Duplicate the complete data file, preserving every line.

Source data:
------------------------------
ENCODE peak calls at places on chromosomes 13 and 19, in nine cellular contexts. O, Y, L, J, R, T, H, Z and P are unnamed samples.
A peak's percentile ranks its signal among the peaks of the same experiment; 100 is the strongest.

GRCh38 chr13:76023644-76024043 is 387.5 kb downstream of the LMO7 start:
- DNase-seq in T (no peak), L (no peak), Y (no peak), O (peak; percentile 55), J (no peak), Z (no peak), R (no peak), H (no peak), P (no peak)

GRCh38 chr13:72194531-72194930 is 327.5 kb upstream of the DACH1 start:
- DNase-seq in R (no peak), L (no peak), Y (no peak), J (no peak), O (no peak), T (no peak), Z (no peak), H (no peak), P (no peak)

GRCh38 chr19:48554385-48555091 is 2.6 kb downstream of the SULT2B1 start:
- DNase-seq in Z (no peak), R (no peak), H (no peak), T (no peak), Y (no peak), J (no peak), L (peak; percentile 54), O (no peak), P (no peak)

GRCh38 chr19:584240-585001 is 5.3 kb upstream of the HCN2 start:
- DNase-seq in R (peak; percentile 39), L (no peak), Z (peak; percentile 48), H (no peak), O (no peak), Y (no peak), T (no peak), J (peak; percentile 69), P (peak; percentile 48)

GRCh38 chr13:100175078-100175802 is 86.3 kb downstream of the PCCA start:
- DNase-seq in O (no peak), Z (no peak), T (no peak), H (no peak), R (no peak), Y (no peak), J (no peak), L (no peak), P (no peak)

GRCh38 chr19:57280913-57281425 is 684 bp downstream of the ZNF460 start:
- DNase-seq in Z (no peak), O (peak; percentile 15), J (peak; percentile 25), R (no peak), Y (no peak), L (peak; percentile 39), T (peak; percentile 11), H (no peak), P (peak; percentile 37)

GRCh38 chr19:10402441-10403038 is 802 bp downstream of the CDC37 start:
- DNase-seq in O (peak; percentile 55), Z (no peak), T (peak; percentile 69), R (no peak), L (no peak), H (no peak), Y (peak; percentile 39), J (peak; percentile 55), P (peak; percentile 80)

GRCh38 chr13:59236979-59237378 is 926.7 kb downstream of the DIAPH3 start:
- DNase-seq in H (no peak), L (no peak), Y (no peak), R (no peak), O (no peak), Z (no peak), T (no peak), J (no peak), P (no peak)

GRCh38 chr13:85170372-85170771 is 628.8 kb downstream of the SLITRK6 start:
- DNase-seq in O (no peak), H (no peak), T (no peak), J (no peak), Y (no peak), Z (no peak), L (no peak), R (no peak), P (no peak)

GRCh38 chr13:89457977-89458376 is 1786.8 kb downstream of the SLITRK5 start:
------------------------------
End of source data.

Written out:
ENCODE peak calls at places on chromosomes 13 and 19, in nine cellular contexts. O, Y, L, J, R, T, H, Z and P are unnamed samples.
A peak's percentile ranks its signal among the peaks of the same experiment; 100 is the strongest.

GRCh38 chr13:76023644-76024043 is 387.5 kb downstream of the LMO7 start:
- DNase-seq in T (no peak), L (no peak), Y (no peak), O (peak; percentile 55), J (no peak), Z (no peak), R (no peak), H (no peak), P (no peak)

GRCh38 chr13:72194531-72194930 is 327.5 kb upstream of the DACH1 start:
- DNase-seq in R (no peak), L (no peak), Y (no peak), J (no peak), O (no peak), T (no peak), Z (no peak), H (no peak), P (no peak)

GRCh38 chr19:48554385-48555091 is 2.6 kb downstream of the SULT2B1 start:
- DNase-seq in Z (no peak), R (no peak), H (no peak), T (no peak), Y (no peak), J (no peak), L (peak; percentile 54), O (no peak), P (no peak)

GRCh38 chr19:584240-585001 is 5.3 kb upstream of the HCN2 start:
- DNase-seq in R (peak; percentile 39), L (no peak), Z (peak; percentile 48), H (no peak), O (no peak), Y (no peak), T (no peak), J (peak; percentile 69), P (peak; percentile 48)

GRCh38 chr13:100175078-100175802 is 86.3 kb downstream of the PCCA start:
- DNase-seq in O (no peak), Z (no peak), T (no peak), H (no peak), R (no peak), Y (no peak), J (no peak), L (no peak), P (no peak)

GRCh38 chr19:57280913-57281425 is 684 bp downstream of the ZNF460 start:
- DNase-seq in Z (no peak), O (peak; percentile 15), J (peak; percentile 25), R (no peak), Y (no peak), L (peak; percentile 39), T (peak; percentile 11), H (no peak), P (peak; percentile 37)

GRCh38 chr19:10402441-10403038 is 802 bp downstream of the CDC37 start:
- DNase-seq in O (peak; percentile 55), Z (no peak), T (peak; percentile 69), R (no peak), L (no peak), H (no peak), Y (peak; percentile 39), J (peak; percentile 55), P (peak; percentile 80)

GRCh38 chr13:59236979-59237378 is 926.7 kb downstream of the DIAPH3 start:
- DNase-seq in H (no peak), L (no peak), Y (no peak), R (no peak), O (no peak), Z (no peak), T (no peak), J (no peak), P (no peak)

GRCh38 chr13:85170372-85170771 is 628.8 kb downstream of the SLITRK6 start:
- DNase-seq in O (no peak), H (no peak), T (no peak), J (no peak), Y (no peak), Z (no peak), L (no peak), R (no peak), P (no peak)

GRCh38 chr13:89457977-89458376 is 1786.8 kb downstream of the SLITRK5 start: